In modern freight transportation services, GRI stands for General Rate Increase. The GRI shipping term refers to the usual increase in fees that are applied to container shipping rates. As a shipper, it’s impossible to avoid rate increases at times, and while freight invoice audits help to catch errors, not knowing the facts behind GRIs will only open the doors to risk. However, there are measures, such as preemptive invoice auditing and strategic carrier management, that can help to minimize the impact of rate increases. This also helps with budgeting for unexpected costs to ensure your finance team isn’t caught off guard. To help your company keep total costs in check, this blog will dig into the fundamentals behind GRI shipping increases, what a GRI surcharge is and a few other things to know.
I. What GRI Stands for in Shipping
Before beginning any discussion on GRIs, it’s important to recognize the definition of and GRI meaning in shipping, A GRI can be applied by carriers that choose to apply the rate increase to their contract agreements. U.S. regulation requires that carriers notify shippers and other partners of a GRI at least 30 days in advance. This means most carriers choose to announce the rate increase on the first of the month so it takes effect the following month. For example, a GRI for shipping services that is announced on the first of June would go into effect no earlier than the first of July.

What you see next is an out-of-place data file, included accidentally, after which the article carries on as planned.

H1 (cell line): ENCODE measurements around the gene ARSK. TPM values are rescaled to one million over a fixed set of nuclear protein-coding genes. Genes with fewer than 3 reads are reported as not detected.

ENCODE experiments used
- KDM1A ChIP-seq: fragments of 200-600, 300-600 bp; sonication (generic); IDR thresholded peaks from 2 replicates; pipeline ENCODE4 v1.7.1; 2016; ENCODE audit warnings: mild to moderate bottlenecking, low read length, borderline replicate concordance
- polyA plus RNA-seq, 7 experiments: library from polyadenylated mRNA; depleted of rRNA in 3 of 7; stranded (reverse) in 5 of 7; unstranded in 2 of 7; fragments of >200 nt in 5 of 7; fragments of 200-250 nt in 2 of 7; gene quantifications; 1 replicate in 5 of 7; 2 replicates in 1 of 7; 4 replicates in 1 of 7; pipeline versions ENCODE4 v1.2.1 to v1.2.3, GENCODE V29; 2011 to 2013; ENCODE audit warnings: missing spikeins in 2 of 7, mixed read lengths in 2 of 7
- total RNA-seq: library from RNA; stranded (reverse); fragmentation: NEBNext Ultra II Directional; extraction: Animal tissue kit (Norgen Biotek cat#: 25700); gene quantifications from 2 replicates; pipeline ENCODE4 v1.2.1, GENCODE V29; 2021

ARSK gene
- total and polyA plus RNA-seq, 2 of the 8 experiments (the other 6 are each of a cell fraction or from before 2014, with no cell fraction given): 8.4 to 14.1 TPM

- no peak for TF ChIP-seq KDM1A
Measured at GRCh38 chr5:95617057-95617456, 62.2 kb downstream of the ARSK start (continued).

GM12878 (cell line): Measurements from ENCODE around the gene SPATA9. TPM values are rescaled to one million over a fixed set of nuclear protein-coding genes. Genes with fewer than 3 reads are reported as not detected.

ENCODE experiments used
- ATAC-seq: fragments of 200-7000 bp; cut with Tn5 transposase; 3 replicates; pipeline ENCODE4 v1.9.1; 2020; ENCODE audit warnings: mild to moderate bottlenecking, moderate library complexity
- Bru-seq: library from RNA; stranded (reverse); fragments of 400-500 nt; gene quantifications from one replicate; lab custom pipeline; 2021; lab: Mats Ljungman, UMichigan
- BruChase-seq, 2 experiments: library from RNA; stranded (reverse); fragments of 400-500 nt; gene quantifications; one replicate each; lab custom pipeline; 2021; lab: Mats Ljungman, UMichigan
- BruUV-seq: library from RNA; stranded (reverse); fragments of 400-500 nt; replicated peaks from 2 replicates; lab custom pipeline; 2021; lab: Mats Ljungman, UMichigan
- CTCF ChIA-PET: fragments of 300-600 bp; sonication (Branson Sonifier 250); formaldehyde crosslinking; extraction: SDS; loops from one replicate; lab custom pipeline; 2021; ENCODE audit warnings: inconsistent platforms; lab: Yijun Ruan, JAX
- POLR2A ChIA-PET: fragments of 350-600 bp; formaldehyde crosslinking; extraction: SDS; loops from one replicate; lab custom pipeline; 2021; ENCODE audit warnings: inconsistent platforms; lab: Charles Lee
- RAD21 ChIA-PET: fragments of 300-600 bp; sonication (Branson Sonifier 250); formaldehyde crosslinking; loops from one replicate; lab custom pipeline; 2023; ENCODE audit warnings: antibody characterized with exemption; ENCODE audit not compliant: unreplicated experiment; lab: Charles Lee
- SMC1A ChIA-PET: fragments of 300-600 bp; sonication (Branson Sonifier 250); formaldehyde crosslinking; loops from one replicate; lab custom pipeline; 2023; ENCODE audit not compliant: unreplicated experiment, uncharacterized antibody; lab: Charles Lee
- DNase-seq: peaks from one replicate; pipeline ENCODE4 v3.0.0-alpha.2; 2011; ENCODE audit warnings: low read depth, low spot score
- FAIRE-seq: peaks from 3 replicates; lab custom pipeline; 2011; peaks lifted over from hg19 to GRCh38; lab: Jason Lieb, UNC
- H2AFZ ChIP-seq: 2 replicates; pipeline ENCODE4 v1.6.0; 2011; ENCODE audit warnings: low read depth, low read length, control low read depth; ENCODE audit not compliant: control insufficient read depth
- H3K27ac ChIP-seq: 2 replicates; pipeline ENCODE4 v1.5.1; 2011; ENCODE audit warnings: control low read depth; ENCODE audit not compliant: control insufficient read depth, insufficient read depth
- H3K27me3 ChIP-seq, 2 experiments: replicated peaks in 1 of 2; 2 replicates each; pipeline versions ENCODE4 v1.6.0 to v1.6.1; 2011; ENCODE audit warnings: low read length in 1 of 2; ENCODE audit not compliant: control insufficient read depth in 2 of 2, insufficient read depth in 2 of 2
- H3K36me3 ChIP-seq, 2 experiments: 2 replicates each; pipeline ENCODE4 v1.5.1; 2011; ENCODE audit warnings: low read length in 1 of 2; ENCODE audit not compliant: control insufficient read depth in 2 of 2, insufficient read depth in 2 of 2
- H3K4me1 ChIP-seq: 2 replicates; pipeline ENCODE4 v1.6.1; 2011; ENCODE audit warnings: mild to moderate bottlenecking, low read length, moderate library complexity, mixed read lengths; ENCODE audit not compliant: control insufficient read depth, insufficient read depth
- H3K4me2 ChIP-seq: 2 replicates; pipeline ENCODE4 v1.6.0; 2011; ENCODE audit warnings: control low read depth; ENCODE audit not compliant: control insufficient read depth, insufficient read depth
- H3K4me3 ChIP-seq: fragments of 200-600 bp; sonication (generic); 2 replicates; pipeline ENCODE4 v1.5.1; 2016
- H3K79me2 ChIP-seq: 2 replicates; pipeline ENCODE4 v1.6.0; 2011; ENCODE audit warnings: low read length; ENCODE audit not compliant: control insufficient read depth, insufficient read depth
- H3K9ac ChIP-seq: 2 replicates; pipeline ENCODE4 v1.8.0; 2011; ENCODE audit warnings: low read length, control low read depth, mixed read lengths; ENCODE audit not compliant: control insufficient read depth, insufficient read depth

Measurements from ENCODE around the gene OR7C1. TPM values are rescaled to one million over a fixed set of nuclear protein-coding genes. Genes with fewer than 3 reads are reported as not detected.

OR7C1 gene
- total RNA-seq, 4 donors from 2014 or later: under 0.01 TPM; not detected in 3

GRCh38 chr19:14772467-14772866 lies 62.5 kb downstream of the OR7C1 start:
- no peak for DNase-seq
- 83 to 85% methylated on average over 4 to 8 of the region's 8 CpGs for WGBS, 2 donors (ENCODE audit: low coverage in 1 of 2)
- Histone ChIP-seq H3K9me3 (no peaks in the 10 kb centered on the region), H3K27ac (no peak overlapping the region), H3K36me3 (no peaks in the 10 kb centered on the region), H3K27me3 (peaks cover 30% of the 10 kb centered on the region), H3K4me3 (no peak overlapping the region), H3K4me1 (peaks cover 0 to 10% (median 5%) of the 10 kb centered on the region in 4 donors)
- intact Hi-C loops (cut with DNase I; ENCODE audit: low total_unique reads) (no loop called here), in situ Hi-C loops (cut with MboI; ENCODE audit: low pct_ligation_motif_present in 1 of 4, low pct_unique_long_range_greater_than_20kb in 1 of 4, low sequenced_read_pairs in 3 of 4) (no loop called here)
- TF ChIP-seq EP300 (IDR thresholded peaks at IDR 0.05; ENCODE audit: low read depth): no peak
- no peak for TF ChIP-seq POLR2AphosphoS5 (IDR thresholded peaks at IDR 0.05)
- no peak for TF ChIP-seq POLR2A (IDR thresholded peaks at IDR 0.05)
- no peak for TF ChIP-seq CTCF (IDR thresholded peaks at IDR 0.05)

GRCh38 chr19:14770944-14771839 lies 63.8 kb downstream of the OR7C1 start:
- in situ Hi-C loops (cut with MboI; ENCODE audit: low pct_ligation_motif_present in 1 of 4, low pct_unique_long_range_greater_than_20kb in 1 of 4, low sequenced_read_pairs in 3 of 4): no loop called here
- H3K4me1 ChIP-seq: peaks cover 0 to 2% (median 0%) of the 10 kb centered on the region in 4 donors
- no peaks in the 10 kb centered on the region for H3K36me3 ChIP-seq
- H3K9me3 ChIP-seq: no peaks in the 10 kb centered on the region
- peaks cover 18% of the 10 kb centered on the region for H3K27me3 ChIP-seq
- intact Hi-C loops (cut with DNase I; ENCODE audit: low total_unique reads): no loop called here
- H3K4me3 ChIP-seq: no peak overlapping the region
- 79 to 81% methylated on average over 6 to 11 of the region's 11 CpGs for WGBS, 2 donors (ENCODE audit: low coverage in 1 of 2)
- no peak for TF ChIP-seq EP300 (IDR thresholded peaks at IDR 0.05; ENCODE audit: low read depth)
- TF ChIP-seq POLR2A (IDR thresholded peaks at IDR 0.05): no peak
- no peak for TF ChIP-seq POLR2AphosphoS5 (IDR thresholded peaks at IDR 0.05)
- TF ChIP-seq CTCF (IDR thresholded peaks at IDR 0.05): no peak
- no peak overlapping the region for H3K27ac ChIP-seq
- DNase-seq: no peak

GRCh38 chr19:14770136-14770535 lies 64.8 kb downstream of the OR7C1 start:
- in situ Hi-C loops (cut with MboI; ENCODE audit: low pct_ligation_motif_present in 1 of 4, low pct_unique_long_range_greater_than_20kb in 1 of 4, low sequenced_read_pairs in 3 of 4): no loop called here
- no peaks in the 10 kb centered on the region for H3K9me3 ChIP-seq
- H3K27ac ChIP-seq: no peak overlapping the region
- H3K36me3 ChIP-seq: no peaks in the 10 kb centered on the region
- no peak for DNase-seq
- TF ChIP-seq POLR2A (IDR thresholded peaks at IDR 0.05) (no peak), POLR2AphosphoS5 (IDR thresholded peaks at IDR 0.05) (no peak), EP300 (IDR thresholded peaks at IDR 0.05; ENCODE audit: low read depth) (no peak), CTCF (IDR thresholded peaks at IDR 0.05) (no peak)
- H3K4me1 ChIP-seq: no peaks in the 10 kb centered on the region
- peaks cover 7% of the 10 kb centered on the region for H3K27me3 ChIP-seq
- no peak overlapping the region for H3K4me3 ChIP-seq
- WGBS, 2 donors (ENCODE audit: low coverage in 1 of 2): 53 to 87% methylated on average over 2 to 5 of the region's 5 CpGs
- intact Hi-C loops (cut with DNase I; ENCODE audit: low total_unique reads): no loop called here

GRIs have historically been implemented on an annual basis. But over the past 18 months, GRIs and surcharges have become nearly synonymous with freight costs as a whole. Thus, it is important to remember that the GRI may vary significantly from month to month or at other time frames throughout the year. Some carriers choose to update rates only once or twice a year to keep things simpler for everyone involved. Other carriers want to stay as current and up to date as they can and update on a monthly basis if needed.